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ChinaJoy makes a play for passionate gamers
By Zhu Shenshen

CHINAJOY 2014, Asia’s biggest game fair, closed last week, ending a funfest for blockbuster titles and sexy showgirls. But beyond the glitz, the exhibition provided a backdrop for global Internet giants to connect with game fans and for hardware makers to show off their newest gadgets.

Google, Facebook, Qihoo 360 and Amazon were among the big names there. They were seeking alliances with Chinese game firms for expansion into the domestic market or were priming themselves for the global stage, though foreign firms still have a shaky foothold on the mainland.

On the other hand, Intel, the world’s biggest computer chip maker, was hoping to stir up more global and Chinese PC sales. Microsoft’s Xbox One and Sony’s PlayStation 4 were stars of the show, unveiling their first game consoles in the domestic market since 2000.

“Games, especially mobile games, have been on a fast track of development, becoming the focus of investment and entrepreneurship,” said Sun Shoushan, deputy director of the State Administration of Press, Publication, Radio, Film and Television.

In the first half of this year, revenue in the domestic game industry totaled 49.6 billion yuan (US$8.03 billion), up 46 percent from the same period last year.

Mobile games accounted for a quarter of the total, jumping 395 percent in a year. Domestic game firms generated combined revenue of US$800 million overseas, chalking up a gain of 67 percent, according to the administration.


The booming game industry has fueled corollary industries, such as Internet marketing, film, telecommunications, computers and IT gadgets, industry officials told a forum of ChinaJoy.

The four-day extravaganza, with more than 500 exhibitors and 1,000 game titles, attracted 250,000 visitors, 21 percent more than last year.

Film, TV and Internet giants

Wang Zhongjun, chairman of film studio Huayi Brothers, was present at ChinaJoy after being a no-show at the Shanghai International Film Festival in June. That choice seemed to signal the  huge potential that China’s top movie studio sees in the game market.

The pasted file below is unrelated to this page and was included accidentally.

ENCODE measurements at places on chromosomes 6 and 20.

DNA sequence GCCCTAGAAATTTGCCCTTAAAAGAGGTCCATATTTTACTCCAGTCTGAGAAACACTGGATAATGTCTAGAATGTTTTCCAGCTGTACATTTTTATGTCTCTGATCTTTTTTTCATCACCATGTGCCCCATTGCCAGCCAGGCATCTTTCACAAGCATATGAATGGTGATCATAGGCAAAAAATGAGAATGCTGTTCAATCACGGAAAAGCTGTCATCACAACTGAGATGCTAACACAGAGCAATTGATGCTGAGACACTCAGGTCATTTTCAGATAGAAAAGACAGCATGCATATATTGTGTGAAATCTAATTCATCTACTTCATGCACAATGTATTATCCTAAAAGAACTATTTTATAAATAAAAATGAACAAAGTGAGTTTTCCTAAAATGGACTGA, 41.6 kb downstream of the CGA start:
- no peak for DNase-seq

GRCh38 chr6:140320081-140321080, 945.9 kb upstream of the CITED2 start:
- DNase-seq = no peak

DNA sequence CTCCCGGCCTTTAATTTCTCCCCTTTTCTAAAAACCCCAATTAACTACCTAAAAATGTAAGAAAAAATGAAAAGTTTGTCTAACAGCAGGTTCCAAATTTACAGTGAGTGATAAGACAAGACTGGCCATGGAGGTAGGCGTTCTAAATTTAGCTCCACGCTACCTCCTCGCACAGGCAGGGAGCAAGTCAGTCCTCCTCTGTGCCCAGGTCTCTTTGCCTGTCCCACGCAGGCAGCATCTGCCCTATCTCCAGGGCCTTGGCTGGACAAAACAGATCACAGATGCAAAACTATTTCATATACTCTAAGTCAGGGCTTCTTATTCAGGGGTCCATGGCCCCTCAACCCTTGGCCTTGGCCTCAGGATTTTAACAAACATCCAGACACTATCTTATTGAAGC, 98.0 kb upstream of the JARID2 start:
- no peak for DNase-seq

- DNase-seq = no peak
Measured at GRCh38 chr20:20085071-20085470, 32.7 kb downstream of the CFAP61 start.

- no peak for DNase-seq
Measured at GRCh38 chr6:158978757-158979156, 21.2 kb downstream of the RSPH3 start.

“Games and film have DNA for cross-industry integration,” Wang told the ChinaJoy forum, who suggested that theme parks could be built to combine game and movie themes.

It was the first time for Huayi to exhibit at ChinaJoy, through Guangzhou-based Yinhan Games, a mobile game firm invested by Huayi.

Google, with the world’s biggest Android application market, urged Chinese game firms to improve their efficiency as they expand globally.

No more than 3 percent of Android game users are now willing to pay to play, but that proportion is expected to greatly increase through the use of Google’s AdMob advertising platform and the free Google Analytics tool, according to Sergio Salvador, global head of games partnerships with the company, told the ChinaJoy forum.

It was the first time Google had sent speakers for ChinaJoy.

Facebook, though not now accessible in China, also set up presentations for clients and Chinese game firms in a hotel near the exhibition hall to help them expand overseas by using the world’s most popular social platform.

Amazon and Qihoo 360 both set up booths in the show for their channels.

Game rig market

Displaying the world’s fastest gaming Mouse, 700 computers with Intel’s most advanced chips and the latest game consoles, ChinaJoy 2014 was always going to be a magnet for sexy game gadgets.

Tencent, China’s No. 1 game firm and an Internet giant with more than 800 million users, debuted its first hardware as a portable wireless router, featuring game speeding and Internet security functions.

With it, users can turn any web-linked device, such as a laptop or desktop, into an active router sending Wi-Fi signals for their smartphones or iPads.

The computer gaming base has reached more than 1 billion globally, with players growing older and more interested in advanced and professional gadgets, said Logitech, which has sold 1.5 billion mice, keyboards and headshots globally.


It unveiled the ultra-fast gaming mouse G402 during the ChinaJoy, targeting demand from hardcore gamers and e-sports pro players.

Intel showcased 700 computers with its most advanced i5 and i7 chips.

“Game fans are always catalysts for the personal computer market, especially PCs with high-end chips,” said He Gang, Intel China’s marketing director.

He said he expects Chinese PC sales this year to be in line with 2013 levels, after a 9 percent drop last year.

Local start-up firms also displayed their latest innovations during ChinaJoy.

One of them, a device called IMI, allows users to put photos and game images they want on smartphone cases in minutes. It now costs about 50 yuan to customize an iPhone 5 case.

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